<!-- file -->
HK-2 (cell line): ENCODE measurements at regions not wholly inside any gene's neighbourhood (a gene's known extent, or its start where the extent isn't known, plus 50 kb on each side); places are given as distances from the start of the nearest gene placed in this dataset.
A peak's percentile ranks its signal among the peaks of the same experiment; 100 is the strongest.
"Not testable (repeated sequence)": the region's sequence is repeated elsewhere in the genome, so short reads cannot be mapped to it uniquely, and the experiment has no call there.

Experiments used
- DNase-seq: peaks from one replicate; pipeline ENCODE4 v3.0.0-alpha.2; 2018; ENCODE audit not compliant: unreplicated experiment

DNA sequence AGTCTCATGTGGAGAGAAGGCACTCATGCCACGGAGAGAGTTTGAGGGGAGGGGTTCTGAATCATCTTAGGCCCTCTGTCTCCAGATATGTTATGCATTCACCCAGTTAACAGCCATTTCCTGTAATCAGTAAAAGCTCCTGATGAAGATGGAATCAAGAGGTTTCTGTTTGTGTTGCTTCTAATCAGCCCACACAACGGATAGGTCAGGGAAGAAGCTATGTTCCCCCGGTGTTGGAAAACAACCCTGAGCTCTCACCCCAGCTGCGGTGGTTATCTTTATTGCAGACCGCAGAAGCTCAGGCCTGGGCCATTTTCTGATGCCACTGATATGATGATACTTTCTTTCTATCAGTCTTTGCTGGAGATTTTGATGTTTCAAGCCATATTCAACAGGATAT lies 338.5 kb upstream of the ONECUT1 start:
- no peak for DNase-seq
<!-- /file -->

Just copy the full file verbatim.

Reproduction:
HK-2 (cell line): ENCODE measurements at regions not wholly inside any gene's neighbourhood (a gene's known extent, or its start where the extent isn't known, plus 50 kb on each side); places are given as distances from the start of the nearest gene placed in this dataset.
A peak's percentile ranks its signal among the peaks of the same experiment; 100 is the strongest.
"Not testable (repeated sequence)": the region's sequence is repeated elsewhere in the genome, so short reads cannot be mapped to it uniquely, and the experiment has no call there.

Experiments used
- DNase-seq: peaks from one replicate; pipeline ENCODE4 v3.0.0-alpha.2; 2018; ENCODE audit not compliant: unreplicated experiment

DNA sequence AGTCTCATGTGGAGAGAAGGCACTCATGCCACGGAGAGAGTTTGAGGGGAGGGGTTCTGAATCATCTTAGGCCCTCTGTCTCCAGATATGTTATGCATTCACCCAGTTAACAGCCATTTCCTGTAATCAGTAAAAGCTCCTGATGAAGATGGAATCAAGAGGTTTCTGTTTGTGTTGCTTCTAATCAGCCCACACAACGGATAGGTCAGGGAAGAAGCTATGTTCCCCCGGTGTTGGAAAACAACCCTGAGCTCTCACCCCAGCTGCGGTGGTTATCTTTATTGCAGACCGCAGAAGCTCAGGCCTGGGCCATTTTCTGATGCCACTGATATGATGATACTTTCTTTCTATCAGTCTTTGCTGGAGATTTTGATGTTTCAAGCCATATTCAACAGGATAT lies 338.5 kb upstream of the ONECUT1 start:
- no peak for DNase-seq